Wednesday, August 6, 2014
Episode 25: Religion
For episode 25, I had Matthew Belcher as my guest. Matt is a guy I have known for several years from our association at Concord University and its Student Government Association. This is not the first time I interviewed him; we had a talk in 2010 here in the blog about his quest to become SGA President.
About a year ago, I noticed a Facebook post from him where he talked about how he was embracing religion more fully and considered himself to be a different person now. When I had the idea to do a podcast about the topic of religion, he came to mind. I asked, he said okay, and we got it done.
In the interest of full disclosure, I will say that I am an atheist. I have no "faith" or religion, nor do I believe in God, a higher power, a lord, or whatever you want to call it. That doesn't come up in the interview; I don't even know if Matt knows that about me. This wasn't about me letting him say something and then shooting it down. I don't agree with pretty much anything he says, but I enjoy opening a dialogue and having people learn about something. This is a discussion with a religious guy who lives his life in order to please his Savior. If you don't know what that sounds like, hit play and find out.
If you have comments, questions, a differing point of view, feel free to leave comments here or on Facebook. There is nothing wrong with a respectful dialogue of differing opinions.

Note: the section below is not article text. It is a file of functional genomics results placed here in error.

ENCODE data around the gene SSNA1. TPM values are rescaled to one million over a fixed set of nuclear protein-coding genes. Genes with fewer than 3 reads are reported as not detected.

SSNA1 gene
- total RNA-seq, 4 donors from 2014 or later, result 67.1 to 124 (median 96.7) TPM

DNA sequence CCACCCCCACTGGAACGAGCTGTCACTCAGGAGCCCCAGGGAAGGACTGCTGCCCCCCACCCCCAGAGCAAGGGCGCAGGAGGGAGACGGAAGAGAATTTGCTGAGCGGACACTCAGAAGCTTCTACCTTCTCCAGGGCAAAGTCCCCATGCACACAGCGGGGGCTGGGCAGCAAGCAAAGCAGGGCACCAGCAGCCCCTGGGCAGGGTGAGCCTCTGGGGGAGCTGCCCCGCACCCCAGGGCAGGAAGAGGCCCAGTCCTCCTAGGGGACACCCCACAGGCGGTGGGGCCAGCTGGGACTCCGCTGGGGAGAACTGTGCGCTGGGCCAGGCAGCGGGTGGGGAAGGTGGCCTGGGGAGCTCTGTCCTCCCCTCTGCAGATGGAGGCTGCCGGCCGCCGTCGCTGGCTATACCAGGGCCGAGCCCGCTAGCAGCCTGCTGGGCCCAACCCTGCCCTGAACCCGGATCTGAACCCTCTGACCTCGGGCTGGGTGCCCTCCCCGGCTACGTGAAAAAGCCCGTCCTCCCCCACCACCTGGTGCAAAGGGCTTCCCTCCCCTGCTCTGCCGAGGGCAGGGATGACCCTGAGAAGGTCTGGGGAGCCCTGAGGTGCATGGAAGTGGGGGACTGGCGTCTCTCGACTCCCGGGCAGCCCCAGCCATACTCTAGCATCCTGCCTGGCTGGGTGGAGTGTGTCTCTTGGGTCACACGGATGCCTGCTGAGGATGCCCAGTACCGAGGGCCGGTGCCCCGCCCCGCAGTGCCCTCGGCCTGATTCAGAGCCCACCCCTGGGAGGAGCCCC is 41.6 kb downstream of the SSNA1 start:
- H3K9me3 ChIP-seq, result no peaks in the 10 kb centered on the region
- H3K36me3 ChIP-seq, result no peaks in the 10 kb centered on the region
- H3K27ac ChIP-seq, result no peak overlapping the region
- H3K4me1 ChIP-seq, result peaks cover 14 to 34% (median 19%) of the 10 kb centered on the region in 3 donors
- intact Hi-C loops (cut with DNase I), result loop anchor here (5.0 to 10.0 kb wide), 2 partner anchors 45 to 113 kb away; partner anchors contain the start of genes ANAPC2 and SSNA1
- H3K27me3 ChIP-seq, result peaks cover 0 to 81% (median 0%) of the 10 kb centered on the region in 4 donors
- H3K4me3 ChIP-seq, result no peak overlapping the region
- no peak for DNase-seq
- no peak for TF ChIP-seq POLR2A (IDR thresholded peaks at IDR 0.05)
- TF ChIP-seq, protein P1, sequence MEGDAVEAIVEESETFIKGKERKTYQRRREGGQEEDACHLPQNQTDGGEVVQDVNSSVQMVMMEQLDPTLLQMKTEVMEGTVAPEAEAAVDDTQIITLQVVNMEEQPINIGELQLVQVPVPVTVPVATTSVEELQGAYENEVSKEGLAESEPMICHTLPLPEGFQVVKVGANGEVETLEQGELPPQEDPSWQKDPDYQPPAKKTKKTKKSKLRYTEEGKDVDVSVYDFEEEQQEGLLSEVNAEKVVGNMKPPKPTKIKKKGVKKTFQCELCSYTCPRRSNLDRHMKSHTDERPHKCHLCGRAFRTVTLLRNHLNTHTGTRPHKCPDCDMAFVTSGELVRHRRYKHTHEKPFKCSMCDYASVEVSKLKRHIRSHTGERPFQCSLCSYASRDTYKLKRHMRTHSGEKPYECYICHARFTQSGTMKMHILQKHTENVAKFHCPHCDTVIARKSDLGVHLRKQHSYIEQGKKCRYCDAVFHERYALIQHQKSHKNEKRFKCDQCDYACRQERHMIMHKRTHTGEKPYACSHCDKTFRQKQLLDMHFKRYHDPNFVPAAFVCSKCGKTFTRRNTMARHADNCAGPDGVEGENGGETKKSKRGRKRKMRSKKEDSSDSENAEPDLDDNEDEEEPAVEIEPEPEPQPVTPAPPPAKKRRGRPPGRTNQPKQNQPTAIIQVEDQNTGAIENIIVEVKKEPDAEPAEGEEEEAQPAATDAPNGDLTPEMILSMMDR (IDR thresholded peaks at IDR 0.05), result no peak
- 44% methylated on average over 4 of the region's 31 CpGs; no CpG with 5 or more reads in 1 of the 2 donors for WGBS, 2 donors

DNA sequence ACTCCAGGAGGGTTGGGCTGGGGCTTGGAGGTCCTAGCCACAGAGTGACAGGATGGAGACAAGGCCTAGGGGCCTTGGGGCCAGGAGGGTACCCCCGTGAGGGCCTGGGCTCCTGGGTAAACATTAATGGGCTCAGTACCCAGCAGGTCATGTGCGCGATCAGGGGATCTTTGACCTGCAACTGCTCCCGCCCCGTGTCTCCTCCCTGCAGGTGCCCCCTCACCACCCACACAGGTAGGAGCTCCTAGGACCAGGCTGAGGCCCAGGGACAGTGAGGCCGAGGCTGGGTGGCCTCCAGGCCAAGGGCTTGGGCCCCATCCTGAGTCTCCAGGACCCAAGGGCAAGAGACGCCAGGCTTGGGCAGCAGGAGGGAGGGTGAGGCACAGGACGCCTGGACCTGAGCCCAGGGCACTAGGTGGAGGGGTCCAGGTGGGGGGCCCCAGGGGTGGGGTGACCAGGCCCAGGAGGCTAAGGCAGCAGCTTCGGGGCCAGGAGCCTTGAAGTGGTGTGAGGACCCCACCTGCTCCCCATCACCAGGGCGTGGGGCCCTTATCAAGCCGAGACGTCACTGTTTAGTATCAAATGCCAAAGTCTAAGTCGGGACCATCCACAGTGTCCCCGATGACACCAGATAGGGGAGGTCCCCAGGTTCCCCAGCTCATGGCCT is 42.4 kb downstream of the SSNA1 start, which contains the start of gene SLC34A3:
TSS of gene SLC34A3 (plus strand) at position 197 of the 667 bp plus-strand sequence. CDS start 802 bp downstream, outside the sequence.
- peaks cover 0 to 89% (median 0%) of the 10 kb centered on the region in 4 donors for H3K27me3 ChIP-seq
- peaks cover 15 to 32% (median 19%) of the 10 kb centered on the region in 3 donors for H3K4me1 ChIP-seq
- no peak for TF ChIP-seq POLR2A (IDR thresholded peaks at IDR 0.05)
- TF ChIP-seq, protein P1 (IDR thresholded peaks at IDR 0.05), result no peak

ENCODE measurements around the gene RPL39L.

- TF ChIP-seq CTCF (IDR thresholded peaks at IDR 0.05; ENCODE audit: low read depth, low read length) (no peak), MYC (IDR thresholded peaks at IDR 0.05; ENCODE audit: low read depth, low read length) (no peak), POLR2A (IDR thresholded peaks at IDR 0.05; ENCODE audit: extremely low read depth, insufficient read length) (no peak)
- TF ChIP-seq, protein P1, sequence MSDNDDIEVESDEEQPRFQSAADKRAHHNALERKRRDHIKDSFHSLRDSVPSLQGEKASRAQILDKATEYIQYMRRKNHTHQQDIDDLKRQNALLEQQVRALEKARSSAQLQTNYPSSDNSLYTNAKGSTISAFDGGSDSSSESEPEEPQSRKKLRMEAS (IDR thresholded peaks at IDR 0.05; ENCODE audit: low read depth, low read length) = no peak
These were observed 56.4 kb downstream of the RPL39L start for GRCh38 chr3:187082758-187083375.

Here are the topics we address, with a partial transcript below:
- Matt's background, growing up in McDowell County and how he got to Concord.
- Was he religious as a child? Why or why not?
- When did he decide to become more open with religion?
- Was there any backlash from friends on this issue? How has he handled it?
- Is religion something that everybody needs? Is he okay with people having a Savior that is different from his?
- What happens when you die?
- His thoughts on homosexuals and how he deals with having gay friends.
- Thoughts on evolution and abortion.
- Matt closes with telling people how they can learn more about religion and God.
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Chris Slater: You are from McDowell County, correct?
Matt Belcher: You’re right. But, I’ve been told I pronounce it wrong; it’s really "Mack-Dowell."
Chris: They eat at the Mack-Donalds in Mack-Dowell county [laughs].
Matt: [laughs] That’s true, that’s true.
Chris: One thing, for people who don’t really know the area, McDowell County kind of gets a bad reputation. You’re kind of a little bit of a success story of McDowell County; why do you think people kind of look down on air-quote “The County”?
Matt: I think a lot of it is just Southern West Virginia, a lot of people kind of get the idea that Southern West Virginia is a little bit behind the times and a little bit, maybe impoverished. And, I guess that’s true in certain areas, but I think it’s the exact same everywhere; everywhere has their areas with lower incomes or lower education levels and in all reality, places like McDowell County and Boone County, there’s a lot of quote-unquote "backwoods" of West Virginia that kind of get a bad rep, but really they’re some of the most beautiful places that we have to offer in West Virginia. And, I think a lot of times, people don’t really get the full story and what they do hear is not always the positive imagery of quote-unquote "The County," McDowell County. So, I think a lot of times that kind of, the bad spreads faster than the good.
Chris: How did you get to Concord University?